As a team, Guilderland finished 11-5 in the Suburban Council this season.

Here are the players who made the cut for the second round of the Section 2 tournament, which will be played today at Orchard Creek Golf Club. The top nine players make the state team.

— Chris Thompson, 73, Saratoga;

— Andrew Losey, 75, Saratoga;

— James Phelps, 75, Amsterdam;

— Jordon Fordyce, 76, Northville;

— Bobby Canniff, 77, Shaker;

— Dan Shephed, 78, Saratoga;

— Kyle Adams, 79, CBA;

— Tommy McPartlon, 79, Shenendahowa;

— Connor McCarthy, 79, Cobleskill–Richmondville;

— Tanner Donovan, 80, Shaker;

— Mike Dwyer, 80, Scotia-Glenville;

— Sean Puleo, 81, Albany Academy;

— Carter Fritch, 81, Schuylerville;

— Jack O’Hara, 81, CBA;

— Alex Bond, 81, Broadalbin-Perth;

— Madison Braman, 82, Shaker;
— Colin Gaunt, 82, Queensburry;

— Scott Vandenburgh, 82, Ichabod Crane;

— Peyton Joyner, 82, Greenwich; and

— Tyler Lyons, 82, Albany Academy.


Senior Dennis Ziamadanis shot an 18-hole round of 88 and junior Trevor McHugh shot a 111 for Voorheesville at Class C-D sectionals on Oct. 7 at Ballston Spa Country Club. Both players did not advance to state qualifiers.

Head Coach Tom Gladd said that Ziamadanis and McHugh were well above their scoring averages. The cut was 86, Gladd said, which was unusually high; the normal is 81 or 82.

“It was a tough day,” said Gladd. “The course was tough — windy, difficult pin positions, and the greens were fast.”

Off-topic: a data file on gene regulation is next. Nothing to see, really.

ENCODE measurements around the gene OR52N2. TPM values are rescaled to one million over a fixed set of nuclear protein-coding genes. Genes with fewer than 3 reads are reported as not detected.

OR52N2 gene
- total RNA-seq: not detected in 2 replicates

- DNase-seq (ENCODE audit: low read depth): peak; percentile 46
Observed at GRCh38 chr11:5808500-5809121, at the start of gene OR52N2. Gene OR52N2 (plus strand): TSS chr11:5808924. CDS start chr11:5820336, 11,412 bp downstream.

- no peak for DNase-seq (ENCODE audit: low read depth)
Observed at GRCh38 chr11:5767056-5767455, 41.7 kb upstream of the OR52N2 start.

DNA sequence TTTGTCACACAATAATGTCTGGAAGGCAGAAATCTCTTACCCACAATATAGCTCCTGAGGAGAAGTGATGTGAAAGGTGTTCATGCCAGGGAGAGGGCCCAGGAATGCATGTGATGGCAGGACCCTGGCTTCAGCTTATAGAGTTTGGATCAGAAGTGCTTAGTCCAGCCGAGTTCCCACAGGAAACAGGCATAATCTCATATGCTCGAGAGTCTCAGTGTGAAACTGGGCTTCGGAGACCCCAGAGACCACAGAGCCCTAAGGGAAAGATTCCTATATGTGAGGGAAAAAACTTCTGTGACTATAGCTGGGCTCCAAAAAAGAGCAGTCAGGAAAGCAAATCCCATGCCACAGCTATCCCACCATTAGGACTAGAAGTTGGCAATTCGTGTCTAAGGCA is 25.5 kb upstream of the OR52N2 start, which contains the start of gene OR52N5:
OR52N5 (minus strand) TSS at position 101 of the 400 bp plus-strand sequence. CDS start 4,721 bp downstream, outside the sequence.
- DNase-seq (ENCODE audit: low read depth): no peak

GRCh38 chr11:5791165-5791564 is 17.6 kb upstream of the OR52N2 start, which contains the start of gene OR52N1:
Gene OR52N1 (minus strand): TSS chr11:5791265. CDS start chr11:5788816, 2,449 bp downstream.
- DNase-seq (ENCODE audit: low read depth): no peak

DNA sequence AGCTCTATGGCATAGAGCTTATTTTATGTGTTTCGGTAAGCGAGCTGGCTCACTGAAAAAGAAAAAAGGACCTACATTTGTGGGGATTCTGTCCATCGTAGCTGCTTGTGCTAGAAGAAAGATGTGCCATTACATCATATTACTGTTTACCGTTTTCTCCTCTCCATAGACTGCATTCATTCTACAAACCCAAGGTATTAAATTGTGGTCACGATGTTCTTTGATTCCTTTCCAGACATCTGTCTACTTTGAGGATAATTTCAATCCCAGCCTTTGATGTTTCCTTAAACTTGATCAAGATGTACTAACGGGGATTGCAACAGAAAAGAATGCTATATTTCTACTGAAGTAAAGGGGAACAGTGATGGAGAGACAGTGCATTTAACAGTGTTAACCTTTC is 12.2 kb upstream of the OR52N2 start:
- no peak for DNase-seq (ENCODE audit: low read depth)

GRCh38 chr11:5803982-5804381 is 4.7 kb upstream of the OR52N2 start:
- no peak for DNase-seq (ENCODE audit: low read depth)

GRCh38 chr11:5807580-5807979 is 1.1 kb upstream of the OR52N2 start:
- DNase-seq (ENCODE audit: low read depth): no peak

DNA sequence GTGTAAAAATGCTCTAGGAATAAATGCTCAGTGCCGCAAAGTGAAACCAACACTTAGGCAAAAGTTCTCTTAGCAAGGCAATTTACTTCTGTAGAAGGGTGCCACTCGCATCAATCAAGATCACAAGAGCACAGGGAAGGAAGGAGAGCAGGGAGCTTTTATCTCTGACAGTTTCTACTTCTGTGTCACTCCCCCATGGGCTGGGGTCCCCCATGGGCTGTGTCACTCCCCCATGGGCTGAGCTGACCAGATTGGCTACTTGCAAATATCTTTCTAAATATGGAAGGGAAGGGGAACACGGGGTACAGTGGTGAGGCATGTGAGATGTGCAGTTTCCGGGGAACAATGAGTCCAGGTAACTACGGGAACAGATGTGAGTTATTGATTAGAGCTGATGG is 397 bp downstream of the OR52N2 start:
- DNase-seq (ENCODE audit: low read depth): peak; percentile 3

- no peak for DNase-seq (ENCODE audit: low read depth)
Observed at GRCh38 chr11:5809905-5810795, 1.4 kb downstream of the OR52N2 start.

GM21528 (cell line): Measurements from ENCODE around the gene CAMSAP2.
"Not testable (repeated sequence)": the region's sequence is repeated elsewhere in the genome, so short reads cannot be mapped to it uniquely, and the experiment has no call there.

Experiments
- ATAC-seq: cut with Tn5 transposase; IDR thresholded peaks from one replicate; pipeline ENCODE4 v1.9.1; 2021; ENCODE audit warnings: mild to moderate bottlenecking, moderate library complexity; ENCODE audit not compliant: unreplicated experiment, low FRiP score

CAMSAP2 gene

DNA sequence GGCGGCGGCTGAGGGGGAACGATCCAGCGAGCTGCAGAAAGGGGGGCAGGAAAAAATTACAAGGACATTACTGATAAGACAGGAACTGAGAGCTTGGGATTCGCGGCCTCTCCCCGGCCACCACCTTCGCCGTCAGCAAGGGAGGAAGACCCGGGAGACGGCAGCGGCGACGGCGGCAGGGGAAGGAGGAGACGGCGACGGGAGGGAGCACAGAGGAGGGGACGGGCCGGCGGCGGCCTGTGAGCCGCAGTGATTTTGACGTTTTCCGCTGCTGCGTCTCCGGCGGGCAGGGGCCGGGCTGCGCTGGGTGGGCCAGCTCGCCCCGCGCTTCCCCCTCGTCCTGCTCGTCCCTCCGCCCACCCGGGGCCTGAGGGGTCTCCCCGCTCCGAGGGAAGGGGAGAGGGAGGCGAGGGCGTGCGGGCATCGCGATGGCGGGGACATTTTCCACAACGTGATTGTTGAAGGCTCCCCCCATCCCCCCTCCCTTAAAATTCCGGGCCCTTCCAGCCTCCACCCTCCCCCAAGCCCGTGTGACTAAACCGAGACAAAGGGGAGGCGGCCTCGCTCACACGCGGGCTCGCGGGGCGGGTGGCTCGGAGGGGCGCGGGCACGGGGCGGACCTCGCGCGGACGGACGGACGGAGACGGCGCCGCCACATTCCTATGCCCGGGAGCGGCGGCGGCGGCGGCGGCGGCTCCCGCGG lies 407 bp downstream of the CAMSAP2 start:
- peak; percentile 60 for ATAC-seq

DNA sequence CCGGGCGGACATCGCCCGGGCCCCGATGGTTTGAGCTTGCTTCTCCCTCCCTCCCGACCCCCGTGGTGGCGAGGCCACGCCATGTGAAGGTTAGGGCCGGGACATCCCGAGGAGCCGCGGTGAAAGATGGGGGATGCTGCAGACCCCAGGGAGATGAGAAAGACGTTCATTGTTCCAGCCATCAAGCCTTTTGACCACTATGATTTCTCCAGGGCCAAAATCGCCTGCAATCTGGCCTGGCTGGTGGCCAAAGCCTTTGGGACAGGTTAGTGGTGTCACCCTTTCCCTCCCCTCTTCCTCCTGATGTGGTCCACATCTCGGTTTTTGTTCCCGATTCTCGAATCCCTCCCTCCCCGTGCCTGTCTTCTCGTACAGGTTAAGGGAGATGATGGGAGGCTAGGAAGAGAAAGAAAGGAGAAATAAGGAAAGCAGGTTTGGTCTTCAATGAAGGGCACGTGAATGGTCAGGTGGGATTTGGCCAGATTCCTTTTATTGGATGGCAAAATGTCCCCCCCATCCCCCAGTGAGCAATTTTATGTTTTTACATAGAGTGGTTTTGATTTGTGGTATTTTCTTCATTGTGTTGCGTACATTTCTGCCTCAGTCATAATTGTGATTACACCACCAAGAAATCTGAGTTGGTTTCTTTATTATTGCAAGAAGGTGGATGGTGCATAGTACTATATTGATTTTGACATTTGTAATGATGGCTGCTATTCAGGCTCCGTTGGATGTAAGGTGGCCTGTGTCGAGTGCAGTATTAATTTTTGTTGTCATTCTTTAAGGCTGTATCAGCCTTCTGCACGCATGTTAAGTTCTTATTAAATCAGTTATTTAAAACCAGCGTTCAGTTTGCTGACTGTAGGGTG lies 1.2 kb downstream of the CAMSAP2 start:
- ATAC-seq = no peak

Ziamadanis was disappointed to not move on, but he handled it well, Gladd said. “I feel bad for him; it was two strokes,” he added. “He got a double bogey on the par four 18th hole [his 15th hole of the round] even though it was pretty straight. He told me that he made a mess out of the hole.”

Gladd went on, saying, “Golf can creep up and get you when you least expect it.”

Voorheesville’s varsity golf team had a superior performance at the Colonial Council Championships this season. The team placed second out of eight teams; Albany Academy, Cobleskill, Fonda, Ichabod Crane, Ravena, Schalmont, and Waterford. 

 After a solid round of 18 holes, junior Tommy Gallager was included on the Colonial Council All-star team by placing 10th. Gallager shot an 83 and took home a nice medal. Ziamadanis  shot an 84. 

Voorheesville almost sent a full team of four players to Class C-D sectionals. Senior Kristian Singh shot an 86, sophomore Willie Gallager shot a 90, McHugh had a 96, and eighth-grader Dylan Roussin shot a 104. After the Colonial Council Championships, McHugh secured his fifth qualifying score to join Ziamadanis at sectionals. The Gallager brothers came up short with four each, needing one more to make it.

“We were young this year,” Gladd concluded. “That said, we won seven matches. All in all, I'm pleased.”


The BKW golf team had no players at the Oct. 7 Class C-D sectionals in Ballston Spa.

“It was a rough season,” Head Coach Don Dennis said. “We’ve been graduating seniors the last three years — 12 to 14 players. The young kids coming up didn’t have much varsity experience.”

With the other Western Athletic Conference teams getting stronger, the Bulldogs went from a 13-3 finish in 2013 to a 3-13 record in 2014. BKW had won seven out of the last 12 WAC championships leading up to this season.

“We were getting kind of spoiled,” Dennis said. “Even though we had kind of a bummer year, it was fun to watch every kid improve.”

The Bulldogs had 10 varsity players — Nicole Sherwin, Danny Grippin, Edwin Lawson, Axton Pulliam, Devon Longendyke, Matt and Ryan Stansfield, Ben Boone, Sean Motschmann, and Thomas McSweeney — that were all able to start a match this season. Dennis said that in year’s past, not every player was able to get a competitive round.

Grippin, a junior, was BKW’s top player. Sherwin, a senior, who didn’t join the team until this season, wished she had started playing golf in seventh grade, Dennis said.

“Everyone improved,” said Dennis. “It was enjoyable.”